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A British army officer who resigns his commission on the eve of his unit's embarkation to a mission against Egyptian rebels seeks to redeem his cowardice by secretly aiding his former ... See full summary »
C. Aubrey Smith
George Milton and Lennie Small are migrant workers in the 1930s Depression. Lennie is mentally disabled and George looks after him. While working as hands on a Western ranch, they dream of ... See full summary »
Lon Chaney Jr.,
King Louis XI is a wise and old king and Frollo is the Chief Justice. Frollo gazes on the gypsy girl, Esmeralda, in the church during Fool's Day and sends Quasimoto to catch her. Quasimoto, with the girl, is captured by Phoebus, Captain of the Guards, who frees the girl. The courts sentence Quasimoto to be flogged, and the only one who will give him water while he is tied in the square is Esmeralda. Later, at a party of nobles, Esmeralda again meets both Frollo, who is bewitched by her, and Phoebus. When Phoebus is stabbed to death, Esmeralda is accused of the murder, convicted by the court and sentenced to hang. Clopin, King of the Beggars, Gringoire the Husband of Esmeralda, and Quasimoto, the bellringer, all try different ways to save her from the gallows. Written by
Tony Fontana <firstname.lastname@example.org>
This was RKO's last release for 1939 (and second costliest in its history, next to Gunga Din (1939)). Although it premiered about the same time as Gone with the Wind (1939), it held its own at the box office, grossing an impressive $3.155 million. See more »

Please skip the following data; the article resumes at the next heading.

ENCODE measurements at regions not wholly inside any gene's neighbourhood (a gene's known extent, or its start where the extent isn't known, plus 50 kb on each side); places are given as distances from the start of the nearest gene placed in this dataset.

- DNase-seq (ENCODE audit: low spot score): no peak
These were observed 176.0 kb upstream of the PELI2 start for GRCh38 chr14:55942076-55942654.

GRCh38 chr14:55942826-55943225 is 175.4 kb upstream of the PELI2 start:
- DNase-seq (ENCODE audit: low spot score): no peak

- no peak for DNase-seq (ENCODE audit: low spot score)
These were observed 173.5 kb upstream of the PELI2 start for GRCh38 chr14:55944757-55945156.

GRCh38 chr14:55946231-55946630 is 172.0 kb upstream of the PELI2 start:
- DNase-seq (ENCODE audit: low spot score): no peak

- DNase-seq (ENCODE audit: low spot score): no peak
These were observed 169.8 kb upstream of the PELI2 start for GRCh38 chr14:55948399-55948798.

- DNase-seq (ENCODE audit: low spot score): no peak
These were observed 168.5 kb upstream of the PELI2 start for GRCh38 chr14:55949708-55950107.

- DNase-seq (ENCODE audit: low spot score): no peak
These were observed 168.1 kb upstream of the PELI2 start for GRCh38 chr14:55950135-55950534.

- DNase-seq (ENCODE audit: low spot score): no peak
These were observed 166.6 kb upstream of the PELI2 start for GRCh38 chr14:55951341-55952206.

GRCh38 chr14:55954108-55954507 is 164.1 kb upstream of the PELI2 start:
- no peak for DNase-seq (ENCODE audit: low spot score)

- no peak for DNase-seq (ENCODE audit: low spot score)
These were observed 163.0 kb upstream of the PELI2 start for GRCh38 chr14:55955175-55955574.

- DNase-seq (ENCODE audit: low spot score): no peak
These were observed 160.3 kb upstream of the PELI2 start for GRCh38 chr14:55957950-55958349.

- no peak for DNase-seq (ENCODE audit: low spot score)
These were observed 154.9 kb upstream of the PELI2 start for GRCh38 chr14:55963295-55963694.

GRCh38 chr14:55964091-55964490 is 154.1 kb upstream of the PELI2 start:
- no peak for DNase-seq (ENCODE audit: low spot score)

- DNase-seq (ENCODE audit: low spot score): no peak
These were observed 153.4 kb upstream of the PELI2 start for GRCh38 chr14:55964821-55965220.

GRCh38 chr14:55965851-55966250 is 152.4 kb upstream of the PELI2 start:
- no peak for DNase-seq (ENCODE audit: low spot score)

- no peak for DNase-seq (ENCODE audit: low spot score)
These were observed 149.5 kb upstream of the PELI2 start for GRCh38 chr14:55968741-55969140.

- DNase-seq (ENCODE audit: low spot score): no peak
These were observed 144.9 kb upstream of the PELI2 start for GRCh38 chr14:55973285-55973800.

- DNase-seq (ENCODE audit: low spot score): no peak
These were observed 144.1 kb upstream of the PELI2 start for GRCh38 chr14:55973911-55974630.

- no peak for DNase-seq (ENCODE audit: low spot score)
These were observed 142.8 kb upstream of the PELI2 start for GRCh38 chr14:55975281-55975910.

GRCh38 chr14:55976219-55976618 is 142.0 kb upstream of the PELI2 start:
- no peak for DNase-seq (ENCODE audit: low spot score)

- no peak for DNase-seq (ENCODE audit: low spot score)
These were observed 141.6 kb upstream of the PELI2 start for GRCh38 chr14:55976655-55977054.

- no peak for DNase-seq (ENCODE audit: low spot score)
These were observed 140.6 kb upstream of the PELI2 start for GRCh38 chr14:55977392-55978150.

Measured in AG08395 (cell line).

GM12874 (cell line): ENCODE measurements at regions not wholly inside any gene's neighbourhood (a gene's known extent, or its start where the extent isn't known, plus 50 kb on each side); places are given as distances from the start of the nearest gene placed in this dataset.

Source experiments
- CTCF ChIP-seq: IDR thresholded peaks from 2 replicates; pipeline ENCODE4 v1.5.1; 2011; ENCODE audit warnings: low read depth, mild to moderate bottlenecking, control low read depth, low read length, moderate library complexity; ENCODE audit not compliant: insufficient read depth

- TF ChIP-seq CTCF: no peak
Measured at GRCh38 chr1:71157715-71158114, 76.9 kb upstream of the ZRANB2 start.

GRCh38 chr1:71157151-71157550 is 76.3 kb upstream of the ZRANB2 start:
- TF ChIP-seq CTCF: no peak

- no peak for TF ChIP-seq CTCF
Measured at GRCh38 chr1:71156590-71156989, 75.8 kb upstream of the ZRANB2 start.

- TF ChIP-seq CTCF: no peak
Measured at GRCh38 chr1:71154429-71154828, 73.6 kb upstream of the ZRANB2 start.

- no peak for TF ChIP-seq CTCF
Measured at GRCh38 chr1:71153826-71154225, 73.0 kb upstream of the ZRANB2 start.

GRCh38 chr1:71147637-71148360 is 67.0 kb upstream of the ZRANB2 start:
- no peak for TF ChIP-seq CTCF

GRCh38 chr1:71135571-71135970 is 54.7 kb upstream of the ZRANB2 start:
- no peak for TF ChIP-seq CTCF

In this story set in 15th century France, a character wears glasses kept in place with strings that loop around the ears. That type of eyeglasses was invented in Spain during the reign of Philip II in the 16th century. See more »
Your hands are like ice. You're not afraid are you?
Not now oh Gringoire, Why did I ever come to Paris?
Don't cry darling
I keep thinking and thinking How I came here to soften the king heart towards my people until my silly heart betrayed me for that I deserve to die.
You will not! I will get you free
You will look out after my people when I am gone
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A sweeping claim? Perhaps. But despite the presence in Hollywood over sixty subsequent years of Ford, Wyler, Kubrick, Coppola, Scorsese et al, The Hunchback of Notre Dame remains as fresh, as emotionally resonant and yes as powerfully artistic as the day it was made. What constitutes 'art' is of course a personal matter, just as the Breughel-like compositions of Hunchback might be as mystifying to someone whose favourite film is A Clockwork Orange (Lichtenstein?). But what makes Hunchback so satisfying as art is precisely that its makers didn't set out with art in mind. Dieterle and his co-creators embarked on the project with the aim of telling a great yarn, making it look authentic, and above all ENTERTAINING the audience. It is to this end that the Grand Guignol excesses of the novel were trimmed or altered, and the Hollywood bittersweet ending imposed. Audiences filed out with their Kleenex in hand having witnessed a three-ring circus of a movie, then went home to read the war-soaked newspapers.
Virtually every frame of this movie could be taken in isolation, made into a poster and hung on a wall. Examples include Gringoire cradling the dying Clopin as a rivulet of lead trickles past in the background, the voyeuristic eye of Quasimodo peering through fence palings at the dancing Esmeralda - I could go on and on. And pervading it all is the magnificent score of Alfred Newman, surely his finest ever.
Rather than sing its obvious praises, the film can simply speak for itself. As narrative, as character, as cinema craft, it is totally successful throughout. The Hunchback of Notre Dame is my favourite film of all time, bar none. Ten out of ten
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